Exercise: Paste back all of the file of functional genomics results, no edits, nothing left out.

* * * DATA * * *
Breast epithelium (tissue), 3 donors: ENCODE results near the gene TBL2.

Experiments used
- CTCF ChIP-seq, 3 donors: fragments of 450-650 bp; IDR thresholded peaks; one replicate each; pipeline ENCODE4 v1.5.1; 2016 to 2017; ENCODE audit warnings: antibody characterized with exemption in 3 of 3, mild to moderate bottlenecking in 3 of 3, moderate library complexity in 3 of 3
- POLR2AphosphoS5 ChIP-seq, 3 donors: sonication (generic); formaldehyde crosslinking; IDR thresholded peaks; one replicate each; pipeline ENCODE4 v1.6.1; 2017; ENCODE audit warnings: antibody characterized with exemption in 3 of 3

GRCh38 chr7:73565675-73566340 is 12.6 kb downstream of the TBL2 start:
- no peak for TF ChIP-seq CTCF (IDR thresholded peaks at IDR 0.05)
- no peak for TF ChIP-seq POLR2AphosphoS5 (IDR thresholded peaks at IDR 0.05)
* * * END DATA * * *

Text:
Breast epithelium (tissue), 3 donors: ENCODE results near the gene TBL2.

Experiments used
- CTCF ChIP-seq, 3 donors: fragments of 450-650 bp; IDR thresholded peaks; one replicate each; pipeline ENCODE4 v1.5.1; 2016 to 2017; ENCODE audit warnings: antibody characterized with exemption in 3 of 3, mild to moderate bottlenecking in 3 of 3, moderate library complexity in 3 of 3
- POLR2AphosphoS5 ChIP-seq, 3 donors: sonication (generic); formaldehyde crosslinking; IDR thresholded peaks; one replicate each; pipeline ENCODE4 v1.6.1; 2017; ENCODE audit warnings: antibody characterized with exemption in 3 of 3

GRCh38 chr7:73565675-73566340 is 12.6 kb downstream of the TBL2 start:
- no peak for TF ChIP-seq CTCF (IDR thresholded peaks at IDR 0.05)
- no peak for TF ChIP-seq POLR2AphosphoS5 (IDR thresholded peaks at IDR 0.05)